7. Let the sunshine and warmth surround you as surely as our love and prayers do. Relish the moment and go for the next. Healing rest and peace to you….

  8. Marcy,

    I am so happy to hear that you are pleased with your palliative care team. I feel certain that they will provide you with a very holistic approach to the challenges that you are currently experiencing. I hope that you can get outside a bit and enjoy the warmth of the sunny days we are currently having…….perhaps just peacefully sitting in your beautiful meditation garden…..and breathing in all the beauty that surrounds you.

    Blessings, Marcy.


  9. Your beautiful smile and riding up on your bike to a gathering was the last time I saw you last year. Your courage and openness with your journey is a gift to us all. Blessings for no pain and feeling all the love that emanates toward you. Barbara

  10. I feel strange updated you on myself, but know my prayers are with you. I got back into Phoenix AZ from Penn Medical last night after a fast long long trip flying to Philly 14 hrs with long stop in Las Vegas. Waited about 2 yrs since surgery for their trial. They will let me know if qualify after results come back. Wish I knew someone in Philly or someone to rent room that has private bath. If I qualify traveling back and forth by plane is tiring butEnough about me, Just lifting you up in prayer.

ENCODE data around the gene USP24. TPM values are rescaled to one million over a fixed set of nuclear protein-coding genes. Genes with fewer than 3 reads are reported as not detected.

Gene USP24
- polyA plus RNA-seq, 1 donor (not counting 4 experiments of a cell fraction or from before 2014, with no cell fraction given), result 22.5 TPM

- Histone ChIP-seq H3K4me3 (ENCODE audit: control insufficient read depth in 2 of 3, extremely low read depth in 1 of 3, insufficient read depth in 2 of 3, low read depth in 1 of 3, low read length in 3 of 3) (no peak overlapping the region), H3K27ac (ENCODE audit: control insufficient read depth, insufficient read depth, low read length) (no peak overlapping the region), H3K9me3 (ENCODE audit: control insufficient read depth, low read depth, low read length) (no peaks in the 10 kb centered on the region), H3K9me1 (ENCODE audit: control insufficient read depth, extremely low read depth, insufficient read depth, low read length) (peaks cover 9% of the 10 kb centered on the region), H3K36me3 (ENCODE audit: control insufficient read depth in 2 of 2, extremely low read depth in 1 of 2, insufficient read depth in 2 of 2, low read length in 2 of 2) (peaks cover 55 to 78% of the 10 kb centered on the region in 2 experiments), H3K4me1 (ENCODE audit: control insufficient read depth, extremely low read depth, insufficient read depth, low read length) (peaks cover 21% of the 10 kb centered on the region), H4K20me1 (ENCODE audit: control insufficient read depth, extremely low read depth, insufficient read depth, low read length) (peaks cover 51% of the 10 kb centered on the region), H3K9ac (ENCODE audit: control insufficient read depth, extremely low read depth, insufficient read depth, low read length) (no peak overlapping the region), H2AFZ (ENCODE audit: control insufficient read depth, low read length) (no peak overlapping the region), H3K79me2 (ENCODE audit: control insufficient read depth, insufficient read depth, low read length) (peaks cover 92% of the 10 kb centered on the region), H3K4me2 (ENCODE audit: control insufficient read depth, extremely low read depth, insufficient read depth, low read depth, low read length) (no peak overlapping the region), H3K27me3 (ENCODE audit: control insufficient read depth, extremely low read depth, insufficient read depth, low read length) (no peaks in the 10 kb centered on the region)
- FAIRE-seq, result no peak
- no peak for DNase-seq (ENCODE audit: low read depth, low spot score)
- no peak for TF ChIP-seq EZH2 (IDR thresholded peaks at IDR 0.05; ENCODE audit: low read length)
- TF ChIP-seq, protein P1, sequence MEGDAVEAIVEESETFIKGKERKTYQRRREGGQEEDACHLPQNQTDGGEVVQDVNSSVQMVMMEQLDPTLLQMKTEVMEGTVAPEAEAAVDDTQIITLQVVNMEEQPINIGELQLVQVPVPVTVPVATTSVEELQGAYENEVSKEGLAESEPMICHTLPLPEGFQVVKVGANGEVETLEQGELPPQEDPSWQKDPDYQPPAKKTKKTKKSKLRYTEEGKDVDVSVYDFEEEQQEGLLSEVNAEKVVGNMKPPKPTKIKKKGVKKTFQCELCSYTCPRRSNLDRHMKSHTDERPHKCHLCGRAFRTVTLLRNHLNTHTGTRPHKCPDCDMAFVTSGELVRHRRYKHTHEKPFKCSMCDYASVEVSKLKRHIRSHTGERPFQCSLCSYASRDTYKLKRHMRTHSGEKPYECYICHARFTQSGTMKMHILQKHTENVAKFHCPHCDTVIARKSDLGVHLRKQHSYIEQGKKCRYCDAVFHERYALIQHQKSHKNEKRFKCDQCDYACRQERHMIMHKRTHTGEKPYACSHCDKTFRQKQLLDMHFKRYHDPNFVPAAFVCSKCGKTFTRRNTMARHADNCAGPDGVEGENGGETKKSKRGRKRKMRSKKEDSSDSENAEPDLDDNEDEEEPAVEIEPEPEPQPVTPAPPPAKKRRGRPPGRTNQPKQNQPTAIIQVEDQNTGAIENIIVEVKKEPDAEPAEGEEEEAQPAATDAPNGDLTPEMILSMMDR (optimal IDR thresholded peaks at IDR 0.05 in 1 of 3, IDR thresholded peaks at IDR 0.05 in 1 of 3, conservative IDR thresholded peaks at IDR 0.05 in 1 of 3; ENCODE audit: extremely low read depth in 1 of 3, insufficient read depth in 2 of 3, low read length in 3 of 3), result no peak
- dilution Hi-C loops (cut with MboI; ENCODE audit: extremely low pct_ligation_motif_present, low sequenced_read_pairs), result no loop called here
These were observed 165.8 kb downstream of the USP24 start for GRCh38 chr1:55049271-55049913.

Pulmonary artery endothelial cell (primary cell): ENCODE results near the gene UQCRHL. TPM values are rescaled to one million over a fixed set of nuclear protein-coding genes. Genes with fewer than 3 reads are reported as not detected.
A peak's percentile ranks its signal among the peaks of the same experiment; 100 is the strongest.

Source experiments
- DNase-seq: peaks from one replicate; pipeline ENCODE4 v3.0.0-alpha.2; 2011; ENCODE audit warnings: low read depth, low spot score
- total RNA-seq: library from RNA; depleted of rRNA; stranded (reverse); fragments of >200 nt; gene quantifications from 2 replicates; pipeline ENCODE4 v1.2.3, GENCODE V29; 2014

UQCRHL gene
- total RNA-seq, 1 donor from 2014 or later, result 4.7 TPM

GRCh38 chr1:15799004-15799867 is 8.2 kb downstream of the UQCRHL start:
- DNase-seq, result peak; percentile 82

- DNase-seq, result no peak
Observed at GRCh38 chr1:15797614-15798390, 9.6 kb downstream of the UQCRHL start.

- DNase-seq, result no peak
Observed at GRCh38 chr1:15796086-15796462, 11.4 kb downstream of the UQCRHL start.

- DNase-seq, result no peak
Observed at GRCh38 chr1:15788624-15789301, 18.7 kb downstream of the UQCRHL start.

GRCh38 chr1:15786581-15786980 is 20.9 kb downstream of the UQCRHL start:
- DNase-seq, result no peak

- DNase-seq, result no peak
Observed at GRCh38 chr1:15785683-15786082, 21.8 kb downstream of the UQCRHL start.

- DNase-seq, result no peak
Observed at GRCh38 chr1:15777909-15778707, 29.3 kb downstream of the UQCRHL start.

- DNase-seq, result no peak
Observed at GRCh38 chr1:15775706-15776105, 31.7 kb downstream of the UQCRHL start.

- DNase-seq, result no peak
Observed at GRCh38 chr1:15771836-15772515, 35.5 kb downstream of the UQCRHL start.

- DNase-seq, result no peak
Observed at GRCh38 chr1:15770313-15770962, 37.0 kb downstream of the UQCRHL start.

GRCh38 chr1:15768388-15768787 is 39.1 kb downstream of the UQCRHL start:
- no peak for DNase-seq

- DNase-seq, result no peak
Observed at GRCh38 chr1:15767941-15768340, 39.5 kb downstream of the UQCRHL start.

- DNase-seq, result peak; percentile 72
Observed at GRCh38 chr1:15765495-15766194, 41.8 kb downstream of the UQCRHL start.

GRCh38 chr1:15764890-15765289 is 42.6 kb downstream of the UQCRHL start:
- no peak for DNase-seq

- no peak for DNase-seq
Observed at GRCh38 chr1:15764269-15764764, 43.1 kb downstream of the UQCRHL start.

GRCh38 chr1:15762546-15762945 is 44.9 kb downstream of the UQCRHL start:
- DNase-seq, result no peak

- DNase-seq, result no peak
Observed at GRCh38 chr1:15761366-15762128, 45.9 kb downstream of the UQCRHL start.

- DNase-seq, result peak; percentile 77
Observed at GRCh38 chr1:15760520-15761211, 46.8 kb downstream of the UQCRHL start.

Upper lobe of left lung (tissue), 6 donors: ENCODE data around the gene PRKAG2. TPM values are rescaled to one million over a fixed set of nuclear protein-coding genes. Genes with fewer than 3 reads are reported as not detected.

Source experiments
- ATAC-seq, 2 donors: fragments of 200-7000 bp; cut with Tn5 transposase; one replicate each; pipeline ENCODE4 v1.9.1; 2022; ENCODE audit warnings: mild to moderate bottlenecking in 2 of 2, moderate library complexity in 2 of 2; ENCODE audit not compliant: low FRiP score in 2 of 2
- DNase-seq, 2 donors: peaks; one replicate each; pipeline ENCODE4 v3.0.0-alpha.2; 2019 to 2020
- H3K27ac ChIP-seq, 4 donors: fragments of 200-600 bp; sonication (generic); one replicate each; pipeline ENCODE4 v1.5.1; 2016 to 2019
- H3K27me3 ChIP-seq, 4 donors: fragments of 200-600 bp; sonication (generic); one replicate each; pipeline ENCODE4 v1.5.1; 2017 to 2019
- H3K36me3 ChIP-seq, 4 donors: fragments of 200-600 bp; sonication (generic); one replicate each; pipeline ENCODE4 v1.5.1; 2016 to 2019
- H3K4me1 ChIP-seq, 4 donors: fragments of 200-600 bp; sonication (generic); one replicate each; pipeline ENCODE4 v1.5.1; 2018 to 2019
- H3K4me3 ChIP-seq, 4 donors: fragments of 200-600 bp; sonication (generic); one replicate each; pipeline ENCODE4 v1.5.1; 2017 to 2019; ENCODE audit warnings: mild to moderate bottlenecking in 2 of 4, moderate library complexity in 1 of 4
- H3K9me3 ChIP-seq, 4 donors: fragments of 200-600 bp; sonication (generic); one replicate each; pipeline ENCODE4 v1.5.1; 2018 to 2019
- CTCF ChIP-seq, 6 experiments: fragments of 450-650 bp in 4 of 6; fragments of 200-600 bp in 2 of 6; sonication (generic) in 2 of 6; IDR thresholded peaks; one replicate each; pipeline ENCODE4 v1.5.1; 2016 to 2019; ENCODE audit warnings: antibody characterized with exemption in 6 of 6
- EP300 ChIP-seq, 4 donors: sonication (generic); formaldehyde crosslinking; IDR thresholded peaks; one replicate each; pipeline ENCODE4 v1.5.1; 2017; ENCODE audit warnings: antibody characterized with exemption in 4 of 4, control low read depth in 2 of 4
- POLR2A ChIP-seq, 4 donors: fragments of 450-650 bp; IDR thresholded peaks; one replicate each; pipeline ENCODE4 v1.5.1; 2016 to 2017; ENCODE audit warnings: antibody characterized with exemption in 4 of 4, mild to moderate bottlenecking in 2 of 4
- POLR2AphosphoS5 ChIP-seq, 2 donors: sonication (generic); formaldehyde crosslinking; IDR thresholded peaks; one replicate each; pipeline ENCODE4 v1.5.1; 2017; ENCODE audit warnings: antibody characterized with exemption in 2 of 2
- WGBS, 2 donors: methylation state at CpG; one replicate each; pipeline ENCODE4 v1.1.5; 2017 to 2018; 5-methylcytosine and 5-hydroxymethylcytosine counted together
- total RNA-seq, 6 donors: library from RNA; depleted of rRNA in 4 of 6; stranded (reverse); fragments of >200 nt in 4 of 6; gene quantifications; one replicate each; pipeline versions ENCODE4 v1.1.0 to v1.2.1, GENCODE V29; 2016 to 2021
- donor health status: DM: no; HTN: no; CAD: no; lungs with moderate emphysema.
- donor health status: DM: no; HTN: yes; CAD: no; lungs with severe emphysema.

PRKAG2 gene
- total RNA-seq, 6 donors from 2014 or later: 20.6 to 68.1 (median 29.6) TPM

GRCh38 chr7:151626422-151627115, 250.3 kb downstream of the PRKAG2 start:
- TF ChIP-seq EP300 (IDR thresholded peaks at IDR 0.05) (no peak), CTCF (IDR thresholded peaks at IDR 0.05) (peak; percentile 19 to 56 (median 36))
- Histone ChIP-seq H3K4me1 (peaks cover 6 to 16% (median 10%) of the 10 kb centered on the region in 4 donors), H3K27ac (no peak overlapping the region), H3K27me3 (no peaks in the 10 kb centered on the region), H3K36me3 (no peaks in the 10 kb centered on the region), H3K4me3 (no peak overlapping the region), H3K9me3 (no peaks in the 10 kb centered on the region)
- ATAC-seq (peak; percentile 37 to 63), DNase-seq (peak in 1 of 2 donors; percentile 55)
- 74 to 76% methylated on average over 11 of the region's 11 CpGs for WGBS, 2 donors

God Bless Phyllis. at pstewart@pacstewart.com

  11. Dear Marcy,

    Thank you for your generosity with your time, insights, kindness and wisdom.

    I’m thinking of you and praying for you. You are stronger than most of us.


  12. Healing energies to you from Ashland…
    Our social justice agency, Lotus Rising Project, is gearing up for the Alternative Prom for LBGTQ youth and adults. We muster on..as well as I in managing my chronic illness. My fibro is at the management stage and I created a FB page for NW chronic illness folks because the activist in me has to do something! Right? 🙂
    May your colon leave you alone and you know how much you are thought of…

  13. Marcy, if you’re reading books, I suggest two, although you may have already read them. Rachel Naomi Remen’s “Kitchen Table Wisdom” and “My Grandfather’s Blessings”. Both are outstanding and very inspiring and comforting. She has lived with Crohn’s disease all her life and has had many surgeries and almost died a couple of times. She’s a doctor who has much compassion and teaches other doctors to care and empathize with their patients.
    Here in Southern California, we are doing all we can to spread the word about ovarian cancer. We just hosted the movie, “NED – The Movie” at a local breast cancer resource center. VERY good documentary about 6 gyn/oncs who form a rock band and use it to inspire them and their patients. We’re also preparing for a big luncheon fundraiser in June. I’ll never turn my back on the cause and the organization I founded, hopefully, will live on for many years to come.